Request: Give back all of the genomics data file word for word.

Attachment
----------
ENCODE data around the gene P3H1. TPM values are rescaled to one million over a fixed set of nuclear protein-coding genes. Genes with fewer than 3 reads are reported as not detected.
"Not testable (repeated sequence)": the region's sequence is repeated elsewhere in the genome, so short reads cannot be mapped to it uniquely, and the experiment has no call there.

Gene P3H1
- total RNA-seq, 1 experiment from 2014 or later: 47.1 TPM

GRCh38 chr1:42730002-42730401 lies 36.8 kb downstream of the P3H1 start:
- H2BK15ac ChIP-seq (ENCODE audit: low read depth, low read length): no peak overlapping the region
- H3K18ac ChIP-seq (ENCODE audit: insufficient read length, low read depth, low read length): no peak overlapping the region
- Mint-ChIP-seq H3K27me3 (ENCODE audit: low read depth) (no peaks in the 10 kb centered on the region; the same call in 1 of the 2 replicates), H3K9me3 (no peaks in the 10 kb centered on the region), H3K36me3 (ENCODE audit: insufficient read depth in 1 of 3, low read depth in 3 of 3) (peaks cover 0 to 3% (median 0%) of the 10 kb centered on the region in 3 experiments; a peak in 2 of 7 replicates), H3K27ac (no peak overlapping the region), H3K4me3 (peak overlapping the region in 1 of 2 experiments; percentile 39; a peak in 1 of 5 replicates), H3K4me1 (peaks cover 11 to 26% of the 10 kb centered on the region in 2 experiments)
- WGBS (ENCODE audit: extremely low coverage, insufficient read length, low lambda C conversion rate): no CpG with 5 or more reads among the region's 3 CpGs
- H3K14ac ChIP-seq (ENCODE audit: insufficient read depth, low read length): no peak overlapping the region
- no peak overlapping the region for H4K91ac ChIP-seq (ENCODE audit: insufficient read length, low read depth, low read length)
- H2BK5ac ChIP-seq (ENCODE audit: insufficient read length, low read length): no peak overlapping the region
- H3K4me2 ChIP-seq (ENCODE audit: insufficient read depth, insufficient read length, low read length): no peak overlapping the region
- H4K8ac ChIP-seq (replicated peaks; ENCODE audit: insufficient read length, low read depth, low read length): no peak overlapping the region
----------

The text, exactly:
ENCODE data around the gene P3H1. TPM values are rescaled to one million over a fixed set of nuclear protein-coding genes. Genes with fewer than 3 reads are reported as not detected.
"Not testable (repeated sequence)": the region's sequence is repeated elsewhere in the genome, so short reads cannot be mapped to it uniquely, and the experiment has no call there.

Gene P3H1
- total RNA-seq, 1 experiment from 2014 or later: 47.1 TPM

GRCh38 chr1:42730002-42730401 lies 36.8 kb downstream of the P3H1 start:
- H2BK15ac ChIP-seq (ENCODE audit: low read depth, low read length): no peak overlapping the region
- H3K18ac ChIP-seq (ENCODE audit: insufficient read length, low read depth, low read length): no peak overlapping the region
- Mint-ChIP-seq H3K27me3 (ENCODE audit: low read depth) (no peaks in the 10 kb centered on the region; the same call in 1 of the 2 replicates), H3K9me3 (no peaks in the 10 kb centered on the region), H3K36me3 (ENCODE audit: insufficient read depth in 1 of 3, low read depth in 3 of 3) (peaks cover 0 to 3% (median 0%) of the 10 kb centered on the region in 3 experiments; a peak in 2 of 7 replicates), H3K27ac (no peak overlapping the region), H3K4me3 (peak overlapping the region in 1 of 2 experiments; percentile 39; a peak in 1 of 5 replicates), H3K4me1 (peaks cover 11 to 26% of the 10 kb centered on the region in 2 experiments)
- WGBS (ENCODE audit: extremely low coverage, insufficient read length, low lambda C conversion rate): no CpG with 5 or more reads among the region's 3 CpGs
- H3K14ac ChIP-seq (ENCODE audit: insufficient read depth, low read length): no peak overlapping the region
- no peak overlapping the region for H4K91ac ChIP-seq (ENCODE audit: insufficient read length, low read depth, low read length)
- H2BK5ac ChIP-seq (ENCODE audit: insufficient read length, low read length): no peak overlapping the region
- H3K4me2 ChIP-seq (ENCODE audit: insufficient read depth, insufficient read length, low read length): no peak overlapping the region
- H4K8ac ChIP-seq (replicated peaks; ENCODE audit: insufficient read length, low read depth, low read length): no peak overlapping the region